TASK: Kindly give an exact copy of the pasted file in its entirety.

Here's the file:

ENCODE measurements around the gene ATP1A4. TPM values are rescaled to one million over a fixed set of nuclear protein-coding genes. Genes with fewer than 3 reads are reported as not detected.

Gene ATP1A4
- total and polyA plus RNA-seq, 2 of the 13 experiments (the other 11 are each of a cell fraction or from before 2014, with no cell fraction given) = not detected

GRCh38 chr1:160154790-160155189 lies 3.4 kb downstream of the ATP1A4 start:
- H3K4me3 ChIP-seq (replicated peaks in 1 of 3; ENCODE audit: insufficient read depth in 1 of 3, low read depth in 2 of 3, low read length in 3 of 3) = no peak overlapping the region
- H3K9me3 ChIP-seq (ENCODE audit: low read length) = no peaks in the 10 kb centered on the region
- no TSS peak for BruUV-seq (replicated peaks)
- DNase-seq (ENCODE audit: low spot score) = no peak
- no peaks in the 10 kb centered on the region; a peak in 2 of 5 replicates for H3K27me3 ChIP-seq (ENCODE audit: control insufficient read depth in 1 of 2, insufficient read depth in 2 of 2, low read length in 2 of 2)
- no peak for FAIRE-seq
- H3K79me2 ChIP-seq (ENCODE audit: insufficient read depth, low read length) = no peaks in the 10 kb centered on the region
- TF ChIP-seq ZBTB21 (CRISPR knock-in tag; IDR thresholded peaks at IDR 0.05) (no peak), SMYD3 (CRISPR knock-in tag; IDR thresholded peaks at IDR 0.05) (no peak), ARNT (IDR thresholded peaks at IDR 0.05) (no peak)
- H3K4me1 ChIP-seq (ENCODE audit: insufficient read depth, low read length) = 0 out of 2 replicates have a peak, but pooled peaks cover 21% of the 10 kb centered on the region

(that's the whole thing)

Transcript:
ENCODE measurements around the gene ATP1A4. TPM values are rescaled to one million over a fixed set of nuclear protein-coding genes. Genes with fewer than 3 reads are reported as not detected.

Gene ATP1A4
- total and polyA plus RNA-seq, 2 of the 13 experiments (the other 11 are each of a cell fraction or from before 2014, with no cell fraction given) = not detected

GRCh38 chr1:160154790-160155189 lies 3.4 kb downstream of the ATP1A4 start:
- H3K4me3 ChIP-seq (replicated peaks in 1 of 3; ENCODE audit: insufficient read depth in 1 of 3, low read depth in 2 of 3, low read length in 3 of 3) = no peak overlapping the region
- H3K9me3 ChIP-seq (ENCODE audit: low read length) = no peaks in the 10 kb centered on the region
- no TSS peak for BruUV-seq (replicated peaks)
- DNase-seq (ENCODE audit: low spot score) = no peak
- no peaks in the 10 kb centered on the region; a peak in 2 of 5 replicates for H3K27me3 ChIP-seq (ENCODE audit: control insufficient read depth in 1 of 2, insufficient read depth in 2 of 2, low read length in 2 of 2)
- no peak for FAIRE-seq
- H3K79me2 ChIP-seq (ENCODE audit: insufficient read depth, low read length) = no peaks in the 10 kb centered on the region
- TF ChIP-seq ZBTB21 (CRISPR knock-in tag; IDR thresholded peaks at IDR 0.05) (no peak), SMYD3 (CRISPR knock-in tag; IDR thresholded peaks at IDR 0.05) (no peak), ARNT (IDR thresholded peaks at IDR 0.05) (no peak)
- H3K4me1 ChIP-seq (ENCODE audit: insufficient read depth, low read length) = 0 out of 2 replicates have a peak, but pooled peaks cover 21% of the 10 kb centered on the region